Canadian musician bends time and emotion to present a deeper truth.

As published in Prog Mag

Canadian musician bends time and emotion to present a deeper truth.

ALEX HENRY FOSTER emits a hale and hearty laugh at the observation that he doesn’t do anything that’s less than epic. And with his live sextet, The Long Shadows, behind him – that’s a band that sometimes includes two drummers – delivering readings of songs that can last up to 25 minutes, he knows that this isn’t the time for false modesty.

“There’s a big difference between the studio and the live versions,” he explains. “The biggest challenge – apart from having seven musicians onstage navigating lots of equipment – is to focus on the moment and remain on the edge. We had to unlearn everything we learned in the past about being professional musicians on tour and realise that everything is new every night.”

Raised on an early diet of Led Zeppelin, Black Sabbath and King Crimson, Montreal native Alex Henry Foster’s tastes then developed to embrace more avant-garde and noise rock influences including Swans, Glenn Branca and Sonic Youth. Already a music veteran thanks to his tenure with alt-rockers Your Favorite Enemies, Foster was forced to re-assess his life after the death of his father from cancer.

Relocating to Tangier in Morocco to recalibrate, Foster soaked up the local environment and confronted his grief by working on the songs that would go on to become his solo debut, Windows In The Sky. The result is an album of sweeping, emotional grandeur that seamlessly blends post-rock with progressive explorations to extend a lineage that includes Mogwai and Steven Wilson.

“This is a solo project,” explains Foster. “But since I wanted to bring a band along, I have a foundation of friends that are really into this thing, while there are others who are coming and going.”

Given the personal nature of the songs, Foster was initially a little hesitant about taking the project on the road. “My biggest worry was, if we’re going live and playing those songs over and over again, would it become a rock’n’roll circus?” he says.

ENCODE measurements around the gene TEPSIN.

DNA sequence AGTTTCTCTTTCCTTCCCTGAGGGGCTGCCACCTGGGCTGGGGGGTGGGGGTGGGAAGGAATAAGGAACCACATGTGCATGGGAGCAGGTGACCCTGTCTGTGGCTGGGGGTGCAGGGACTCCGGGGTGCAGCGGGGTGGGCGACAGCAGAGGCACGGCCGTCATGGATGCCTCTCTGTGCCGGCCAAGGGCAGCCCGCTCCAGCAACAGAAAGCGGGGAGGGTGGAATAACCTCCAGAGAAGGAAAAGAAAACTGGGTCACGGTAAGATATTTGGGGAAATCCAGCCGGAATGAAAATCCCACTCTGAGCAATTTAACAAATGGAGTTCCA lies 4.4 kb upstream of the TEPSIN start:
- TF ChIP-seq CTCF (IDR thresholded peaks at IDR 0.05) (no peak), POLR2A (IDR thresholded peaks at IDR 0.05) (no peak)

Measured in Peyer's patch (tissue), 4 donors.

His brave solution was to unshackle the songs from their recorded versions and go with the flow of the emotions. “It needed to be an open-minded interpretation of the songs, based on the moment,” says Foster. “That’s why my role is like that of a maestro and the band have to watch for my signal. It’s very organic and based on the reaction of the crowd. And there are also the technical challenges given the amount of equipment that we use. There are a lot of things going on, so when you put that into improvisation, you have to be really focused on what’s going on.”

He adds: “We can play stellar concerts, but if it’s sterile in terms of the emotions and remains self- centred musically, then for me, that doesn’t make any sense. I need that level of danger and to be on the verge of collapse to know that it’s real.” Alex Henry Foster pauses to allow himself a small chuckle before adding “This is what we are and this is what we do.”

J.N
May 7, 2020

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